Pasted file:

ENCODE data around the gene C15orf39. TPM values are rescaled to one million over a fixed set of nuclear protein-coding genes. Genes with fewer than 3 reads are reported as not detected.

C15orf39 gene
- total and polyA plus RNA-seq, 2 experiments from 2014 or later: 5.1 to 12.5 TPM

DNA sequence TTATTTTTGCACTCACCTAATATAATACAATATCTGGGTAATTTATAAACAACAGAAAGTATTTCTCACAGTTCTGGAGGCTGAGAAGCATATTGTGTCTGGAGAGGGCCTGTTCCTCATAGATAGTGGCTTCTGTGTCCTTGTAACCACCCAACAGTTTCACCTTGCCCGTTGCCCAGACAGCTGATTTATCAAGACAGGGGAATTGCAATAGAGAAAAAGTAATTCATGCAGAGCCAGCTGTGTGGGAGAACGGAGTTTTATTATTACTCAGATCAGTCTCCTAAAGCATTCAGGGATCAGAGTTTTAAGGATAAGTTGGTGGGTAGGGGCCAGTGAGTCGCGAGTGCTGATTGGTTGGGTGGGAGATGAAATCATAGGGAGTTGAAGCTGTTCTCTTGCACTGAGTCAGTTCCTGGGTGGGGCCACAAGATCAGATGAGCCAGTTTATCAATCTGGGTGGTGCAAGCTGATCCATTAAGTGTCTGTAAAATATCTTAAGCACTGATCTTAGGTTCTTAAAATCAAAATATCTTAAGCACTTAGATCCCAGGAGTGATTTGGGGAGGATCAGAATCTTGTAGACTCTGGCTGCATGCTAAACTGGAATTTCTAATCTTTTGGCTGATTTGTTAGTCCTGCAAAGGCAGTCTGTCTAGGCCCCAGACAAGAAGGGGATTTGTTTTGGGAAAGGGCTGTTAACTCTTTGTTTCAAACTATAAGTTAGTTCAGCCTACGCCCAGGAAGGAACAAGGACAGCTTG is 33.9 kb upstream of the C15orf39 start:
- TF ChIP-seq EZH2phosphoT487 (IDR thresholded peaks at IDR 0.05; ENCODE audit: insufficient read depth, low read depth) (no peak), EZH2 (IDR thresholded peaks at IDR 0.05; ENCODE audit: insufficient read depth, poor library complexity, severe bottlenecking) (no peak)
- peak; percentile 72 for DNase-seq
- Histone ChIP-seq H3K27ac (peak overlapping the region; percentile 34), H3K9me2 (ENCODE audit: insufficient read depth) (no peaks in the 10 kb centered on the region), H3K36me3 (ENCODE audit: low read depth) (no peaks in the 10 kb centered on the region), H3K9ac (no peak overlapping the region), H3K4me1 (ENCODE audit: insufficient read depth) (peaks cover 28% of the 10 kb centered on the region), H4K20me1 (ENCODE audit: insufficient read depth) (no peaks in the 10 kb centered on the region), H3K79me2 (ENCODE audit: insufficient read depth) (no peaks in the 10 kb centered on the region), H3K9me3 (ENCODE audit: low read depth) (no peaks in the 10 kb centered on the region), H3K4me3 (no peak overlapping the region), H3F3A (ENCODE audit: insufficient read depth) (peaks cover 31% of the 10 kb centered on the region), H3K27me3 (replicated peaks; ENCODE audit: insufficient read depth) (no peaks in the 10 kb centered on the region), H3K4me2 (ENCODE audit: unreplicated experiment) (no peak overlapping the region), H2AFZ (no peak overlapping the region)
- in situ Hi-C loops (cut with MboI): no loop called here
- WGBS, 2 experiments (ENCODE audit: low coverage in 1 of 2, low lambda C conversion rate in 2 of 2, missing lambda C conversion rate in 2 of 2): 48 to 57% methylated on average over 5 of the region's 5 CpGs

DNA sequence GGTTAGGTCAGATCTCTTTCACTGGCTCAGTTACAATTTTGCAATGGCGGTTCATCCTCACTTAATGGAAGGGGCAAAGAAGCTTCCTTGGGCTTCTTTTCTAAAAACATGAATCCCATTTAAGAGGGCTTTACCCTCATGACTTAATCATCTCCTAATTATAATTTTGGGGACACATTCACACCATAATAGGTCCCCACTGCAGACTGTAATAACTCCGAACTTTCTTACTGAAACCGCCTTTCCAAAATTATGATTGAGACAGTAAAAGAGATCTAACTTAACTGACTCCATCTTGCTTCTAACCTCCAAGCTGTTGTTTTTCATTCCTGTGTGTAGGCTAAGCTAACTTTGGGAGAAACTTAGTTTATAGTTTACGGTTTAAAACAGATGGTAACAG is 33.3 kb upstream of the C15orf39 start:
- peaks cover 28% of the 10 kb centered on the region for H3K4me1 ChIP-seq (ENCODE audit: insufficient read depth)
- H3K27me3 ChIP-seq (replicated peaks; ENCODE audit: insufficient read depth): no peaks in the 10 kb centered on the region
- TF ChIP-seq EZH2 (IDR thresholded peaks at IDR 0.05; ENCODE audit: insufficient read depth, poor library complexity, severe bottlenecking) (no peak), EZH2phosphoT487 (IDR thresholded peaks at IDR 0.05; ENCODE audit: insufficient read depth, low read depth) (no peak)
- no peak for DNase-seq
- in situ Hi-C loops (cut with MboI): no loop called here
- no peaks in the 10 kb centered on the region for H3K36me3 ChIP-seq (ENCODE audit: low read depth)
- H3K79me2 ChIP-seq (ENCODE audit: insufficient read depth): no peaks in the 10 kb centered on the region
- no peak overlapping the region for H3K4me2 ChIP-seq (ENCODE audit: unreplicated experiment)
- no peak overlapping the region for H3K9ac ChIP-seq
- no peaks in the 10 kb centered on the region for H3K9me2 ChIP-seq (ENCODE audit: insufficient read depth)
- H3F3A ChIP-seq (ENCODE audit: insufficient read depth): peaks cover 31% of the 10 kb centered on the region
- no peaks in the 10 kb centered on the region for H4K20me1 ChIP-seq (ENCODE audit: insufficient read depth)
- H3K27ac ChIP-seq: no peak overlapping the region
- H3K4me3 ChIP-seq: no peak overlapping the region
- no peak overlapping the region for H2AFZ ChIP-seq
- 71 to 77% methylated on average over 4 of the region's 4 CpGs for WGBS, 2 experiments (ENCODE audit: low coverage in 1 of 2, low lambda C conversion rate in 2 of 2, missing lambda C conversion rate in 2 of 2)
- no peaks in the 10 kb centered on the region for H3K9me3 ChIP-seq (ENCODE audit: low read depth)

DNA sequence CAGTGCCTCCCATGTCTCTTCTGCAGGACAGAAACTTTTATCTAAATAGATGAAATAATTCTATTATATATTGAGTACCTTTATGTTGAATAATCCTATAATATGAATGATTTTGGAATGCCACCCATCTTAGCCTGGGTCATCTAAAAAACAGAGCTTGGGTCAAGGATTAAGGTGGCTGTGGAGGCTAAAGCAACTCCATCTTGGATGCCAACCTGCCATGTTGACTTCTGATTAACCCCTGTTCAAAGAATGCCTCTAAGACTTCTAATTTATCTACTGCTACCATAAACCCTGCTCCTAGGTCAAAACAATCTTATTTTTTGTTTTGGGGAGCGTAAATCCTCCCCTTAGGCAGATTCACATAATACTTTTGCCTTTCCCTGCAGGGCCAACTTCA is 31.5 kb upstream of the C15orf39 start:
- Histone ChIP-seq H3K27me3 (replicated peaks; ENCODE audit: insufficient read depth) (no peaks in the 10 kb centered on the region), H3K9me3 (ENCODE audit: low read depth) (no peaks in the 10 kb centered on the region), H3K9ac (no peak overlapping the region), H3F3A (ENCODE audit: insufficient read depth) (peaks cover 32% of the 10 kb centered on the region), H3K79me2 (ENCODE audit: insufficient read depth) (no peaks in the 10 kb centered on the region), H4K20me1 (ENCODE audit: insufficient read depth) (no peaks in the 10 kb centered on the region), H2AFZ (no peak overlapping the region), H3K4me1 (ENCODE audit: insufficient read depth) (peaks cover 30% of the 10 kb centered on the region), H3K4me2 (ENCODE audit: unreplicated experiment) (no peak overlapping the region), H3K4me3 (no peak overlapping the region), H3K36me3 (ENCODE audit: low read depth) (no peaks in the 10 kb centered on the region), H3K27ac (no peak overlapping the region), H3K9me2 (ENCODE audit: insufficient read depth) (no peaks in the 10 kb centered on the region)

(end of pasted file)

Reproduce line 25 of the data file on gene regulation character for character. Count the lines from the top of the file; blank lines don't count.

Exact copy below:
- no peak overlapping the region for H2AFZ ChIP-seq